Set during a stormy day in the West Virginia mountains, “Town Smokes” is narrated by a fifteen-year-old boy who has just become an orphan after losing his father in a logging accident that same morning. With nothing but Uncle Hunter, a needy alcoholic, to keep him in his mountaintop home, the boy decides to leave and try to make his way in the world below. Although he tells his uncle that he is going to town to get cigarettes, both he and his uncle know that he will not return from his trip.
During his journey, the boy is robbed by two older boys, poor “ridgerunners” like himself. Though not really interested in stealing his belongings, for sport, the older boys strip the fifteen-year-old of the money, guns, and the knife his father had left him as well as the boy’s few earthly goods, including his shoes. Speaking from apparent experience, the robbers leave the boy with a warning, telling him that the people in town do not like ridgerunners and that he would be better off to turn back up the mountain and go home.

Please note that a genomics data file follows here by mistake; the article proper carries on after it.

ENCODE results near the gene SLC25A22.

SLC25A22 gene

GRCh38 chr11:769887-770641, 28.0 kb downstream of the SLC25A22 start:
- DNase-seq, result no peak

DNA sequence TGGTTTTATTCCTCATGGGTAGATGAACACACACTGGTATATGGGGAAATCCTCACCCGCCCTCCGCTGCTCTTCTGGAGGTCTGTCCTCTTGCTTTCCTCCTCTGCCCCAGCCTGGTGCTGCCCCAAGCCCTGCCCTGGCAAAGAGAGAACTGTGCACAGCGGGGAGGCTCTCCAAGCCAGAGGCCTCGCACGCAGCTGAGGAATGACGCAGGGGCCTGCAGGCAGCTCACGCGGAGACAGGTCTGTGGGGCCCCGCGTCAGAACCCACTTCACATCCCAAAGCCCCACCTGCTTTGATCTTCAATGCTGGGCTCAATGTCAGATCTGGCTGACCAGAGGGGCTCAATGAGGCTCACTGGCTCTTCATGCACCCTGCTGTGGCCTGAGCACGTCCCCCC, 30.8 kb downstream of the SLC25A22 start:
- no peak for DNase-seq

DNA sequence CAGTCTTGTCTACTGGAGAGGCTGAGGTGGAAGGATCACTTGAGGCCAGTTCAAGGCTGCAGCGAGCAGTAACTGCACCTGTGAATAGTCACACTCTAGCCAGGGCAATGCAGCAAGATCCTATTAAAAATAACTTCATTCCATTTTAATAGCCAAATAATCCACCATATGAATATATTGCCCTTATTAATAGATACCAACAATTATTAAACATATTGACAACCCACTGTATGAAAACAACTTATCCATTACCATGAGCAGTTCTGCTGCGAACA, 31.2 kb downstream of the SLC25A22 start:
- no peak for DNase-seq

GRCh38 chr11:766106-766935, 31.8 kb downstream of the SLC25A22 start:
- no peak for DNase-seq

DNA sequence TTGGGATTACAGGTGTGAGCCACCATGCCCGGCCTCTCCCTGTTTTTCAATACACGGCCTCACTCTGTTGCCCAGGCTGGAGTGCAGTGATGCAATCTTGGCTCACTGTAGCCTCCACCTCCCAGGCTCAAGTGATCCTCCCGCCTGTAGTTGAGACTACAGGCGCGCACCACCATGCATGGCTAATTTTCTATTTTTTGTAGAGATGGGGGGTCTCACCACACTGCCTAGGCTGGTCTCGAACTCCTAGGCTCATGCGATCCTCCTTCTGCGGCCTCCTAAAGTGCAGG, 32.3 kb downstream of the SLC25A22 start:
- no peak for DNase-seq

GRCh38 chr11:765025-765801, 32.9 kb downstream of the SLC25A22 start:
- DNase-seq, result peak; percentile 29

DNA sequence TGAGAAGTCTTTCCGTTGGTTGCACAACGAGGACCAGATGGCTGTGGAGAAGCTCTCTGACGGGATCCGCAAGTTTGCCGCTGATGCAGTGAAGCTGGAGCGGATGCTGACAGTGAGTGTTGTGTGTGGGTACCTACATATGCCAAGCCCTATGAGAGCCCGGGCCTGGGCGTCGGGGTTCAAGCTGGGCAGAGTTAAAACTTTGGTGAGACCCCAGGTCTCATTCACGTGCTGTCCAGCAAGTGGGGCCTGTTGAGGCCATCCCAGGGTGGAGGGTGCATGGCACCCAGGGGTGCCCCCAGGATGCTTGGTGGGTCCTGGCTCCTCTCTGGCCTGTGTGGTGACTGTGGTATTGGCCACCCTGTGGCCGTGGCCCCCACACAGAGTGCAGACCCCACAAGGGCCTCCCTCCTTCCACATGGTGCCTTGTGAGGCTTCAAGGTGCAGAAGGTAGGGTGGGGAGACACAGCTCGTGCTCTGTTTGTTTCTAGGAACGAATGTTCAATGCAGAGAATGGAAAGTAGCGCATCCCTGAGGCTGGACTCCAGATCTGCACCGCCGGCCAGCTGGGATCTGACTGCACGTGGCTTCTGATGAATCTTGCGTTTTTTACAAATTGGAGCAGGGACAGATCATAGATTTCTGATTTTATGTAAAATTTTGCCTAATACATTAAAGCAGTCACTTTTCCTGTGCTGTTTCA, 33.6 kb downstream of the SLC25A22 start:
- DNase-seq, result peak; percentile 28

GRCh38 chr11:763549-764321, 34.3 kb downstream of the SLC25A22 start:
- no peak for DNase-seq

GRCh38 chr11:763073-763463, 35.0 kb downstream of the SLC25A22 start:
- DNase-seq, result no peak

Broke and barefoot, the boy wanders into town. He walks into the local drugstore and is met with stories of loss and devastation caused by the storm. The drugstore owner pauses as the boy enters, dirty and shoeless, but continues with his work. The boy proclaims that he has lost his father and has no money but would like a pack of smokes. Given the extraordinary events of the day, the storeowner tells his colleague to get some cigarettes for the boy. Though the narrator is now absolutely destitute, he has found a momentary reprieve from the isolation of the mountains and life without a family.